Who will represent us?

We must pledge to cast our vote on May 20 and again in the November election. The politicians know our votes count — it's time for them (and us) to understand…


Expectations for Change

January 4th, 2023

Beyond the statistics

April 26th, 2022

Celebrating Year-Round

April 15th, 2022

Community Colleges

April 12th, 2022

Changes in the political

March 22nd, 2022


Your vote in the primaries on May 20 is a vote for more than just an individual candidate — it is a vote of confidence in our community and city

Put nine aspiring and incumbent politicians together in a room full of their actual or intended constituents, and what do you get? Well, if the forum AL DÍA ran on May 8 with the incumbents and contenders for Pa. Legislative Districts 180, 197 and Pa. Senatorial District 2 was any indication, you get astute questions and a lot of passion from audience members.

The space at Esperanza College where the forum was held — smack in middle of the districts of all the political contenders — filled with approximately 200  members of the community who had come to listen to those bidding to represent them. All of the candidates — incumbent and challenger — made time to be at the forum except for the 197th Legislative District's incumbent, JP Miranda.

Once we got past the loudly vociferous supporters planted in the audience by the politicians themselves, the questions asked by AL DÍA's editorial team (reporters Arturo Varela and Ana Gamboa, and managing editor Sabrina Vourvoulias) and ABC-6 reporter Dann Cuellar, as well as those posed by community members without pre-set agendas were smart and pointed.  

What measures will the candidates take to improve the relationship between African-American and Latino residents of the 197th district? Are the legislators  willing to take on the issue of drivers licenses for undocumented immigrants in Harrisburg? Questions about transparency, voter intimidation, political motivation and agenda were all put forth with zeal (you can read the full report about the forum here) and gave lie to the belief that Philadelphia Latino voters are apathetic.

And the candidates answered all the questions posed to them — even if sometimes they derailed by not addressing exactly what was asked. There was passion there too, and shows of composure under fire, and as you can see from our photo, a lot of finger-wagging.

Inevitably in a forum with so many candidates, it was impossible to pose full follow-ups to the candidates' responses as it would have been if the forum had been limited to those vying for just one legislative or senatorial district.

But the forum's breadth was crucially instructive in another way. We don't elect politicians to a vacuum — we elect them to represent us in a state legislature with few other Latino elected officials in senatorial or legislative seats. How do these individuals reflect how we want to be perceived as a voting constituency? How effective might they be in actually addressing our concerns and moving significant legislation from draft to resolution?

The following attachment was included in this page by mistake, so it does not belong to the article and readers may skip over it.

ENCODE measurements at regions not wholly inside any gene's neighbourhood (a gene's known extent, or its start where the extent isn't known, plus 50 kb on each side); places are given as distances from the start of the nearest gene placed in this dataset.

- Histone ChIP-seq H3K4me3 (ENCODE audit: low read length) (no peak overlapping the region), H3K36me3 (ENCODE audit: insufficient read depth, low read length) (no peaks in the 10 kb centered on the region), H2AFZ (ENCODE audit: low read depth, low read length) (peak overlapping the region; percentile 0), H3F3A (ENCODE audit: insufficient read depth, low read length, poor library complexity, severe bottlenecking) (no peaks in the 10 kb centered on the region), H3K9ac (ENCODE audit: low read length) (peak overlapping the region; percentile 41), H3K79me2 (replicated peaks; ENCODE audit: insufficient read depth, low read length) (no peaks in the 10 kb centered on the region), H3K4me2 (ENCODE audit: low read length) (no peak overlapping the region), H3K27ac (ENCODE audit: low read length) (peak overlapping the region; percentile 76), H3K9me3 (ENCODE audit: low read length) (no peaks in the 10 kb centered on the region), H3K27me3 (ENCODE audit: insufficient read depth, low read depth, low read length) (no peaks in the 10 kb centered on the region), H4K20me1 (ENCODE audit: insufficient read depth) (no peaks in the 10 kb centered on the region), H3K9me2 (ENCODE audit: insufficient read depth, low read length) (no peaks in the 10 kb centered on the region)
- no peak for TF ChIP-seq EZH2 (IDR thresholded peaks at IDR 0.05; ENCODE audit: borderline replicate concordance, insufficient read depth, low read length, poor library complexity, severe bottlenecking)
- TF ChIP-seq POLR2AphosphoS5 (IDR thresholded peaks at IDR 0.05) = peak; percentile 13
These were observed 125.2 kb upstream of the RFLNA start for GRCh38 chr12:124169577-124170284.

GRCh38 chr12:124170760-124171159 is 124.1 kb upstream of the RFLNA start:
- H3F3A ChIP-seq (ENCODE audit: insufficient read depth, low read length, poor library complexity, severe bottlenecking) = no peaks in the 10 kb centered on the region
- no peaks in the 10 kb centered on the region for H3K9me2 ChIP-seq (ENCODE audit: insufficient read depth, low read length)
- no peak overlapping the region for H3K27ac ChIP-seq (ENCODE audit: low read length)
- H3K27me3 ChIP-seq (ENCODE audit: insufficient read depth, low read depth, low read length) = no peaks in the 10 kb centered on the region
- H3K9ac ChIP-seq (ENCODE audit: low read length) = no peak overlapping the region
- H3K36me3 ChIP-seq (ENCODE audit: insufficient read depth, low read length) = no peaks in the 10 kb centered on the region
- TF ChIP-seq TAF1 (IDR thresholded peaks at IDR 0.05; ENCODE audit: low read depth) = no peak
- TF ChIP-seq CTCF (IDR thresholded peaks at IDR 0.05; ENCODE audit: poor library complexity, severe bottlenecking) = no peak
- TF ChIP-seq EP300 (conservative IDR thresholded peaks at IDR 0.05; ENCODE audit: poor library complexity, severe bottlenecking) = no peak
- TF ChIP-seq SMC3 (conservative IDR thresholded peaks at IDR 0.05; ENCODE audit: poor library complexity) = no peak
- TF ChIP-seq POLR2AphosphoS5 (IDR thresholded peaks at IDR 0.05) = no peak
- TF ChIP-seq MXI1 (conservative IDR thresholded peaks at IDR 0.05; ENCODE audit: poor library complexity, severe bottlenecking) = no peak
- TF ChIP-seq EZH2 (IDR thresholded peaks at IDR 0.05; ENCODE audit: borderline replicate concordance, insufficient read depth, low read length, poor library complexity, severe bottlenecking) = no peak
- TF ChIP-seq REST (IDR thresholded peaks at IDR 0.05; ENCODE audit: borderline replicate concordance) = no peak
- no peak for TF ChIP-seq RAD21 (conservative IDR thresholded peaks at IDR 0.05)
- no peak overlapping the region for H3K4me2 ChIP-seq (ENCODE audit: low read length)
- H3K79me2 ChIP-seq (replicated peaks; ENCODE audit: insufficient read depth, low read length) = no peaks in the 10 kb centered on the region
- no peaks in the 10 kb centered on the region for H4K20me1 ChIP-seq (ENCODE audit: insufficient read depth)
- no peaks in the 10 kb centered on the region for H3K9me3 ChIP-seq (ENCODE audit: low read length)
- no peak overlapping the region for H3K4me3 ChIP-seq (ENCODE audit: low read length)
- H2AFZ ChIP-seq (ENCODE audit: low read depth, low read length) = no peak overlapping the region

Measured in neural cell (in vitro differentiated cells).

While AL DÍA does not endorse any particular candidate in any of the primary races, we were able to observe the candidates close up and under pressure from their opponents and from the very engaged audience members at our forum. 

It was clear for example,  that there is no love lost between the incumbent from the 180th district Ángel Cruz and the challenger Quetcy Lozada, and in their public back-and-forth we catch a glimpse of how they might present themselves, and comport themselves, as members of the legislative chamber in Harrisburg.

Likewise, there were heated moments between those who have received the Philadelphia Democratic City Committee endorsement and those whose runs are not backed by that powerful institution. 

In assessing each of these candidates, let's ask ourselves who will help not only address the concerns we have as individuals and members of specific neighborhoods, but who can best represent our community and our interests in the election in November. 

We must assess not only whether we warm to the candidate's style — scrappy, earnest, charismatic, polished, sophisticated or down-to-earth — but whether the substance of their political agenda is sustainable and clear and unimpeachable. 

Most of all, we must pledge to cast our vote on May 20 and again in the November election. The politicians know our votes count — it's time for them (and us) to understand just how much. See you at the polling place!


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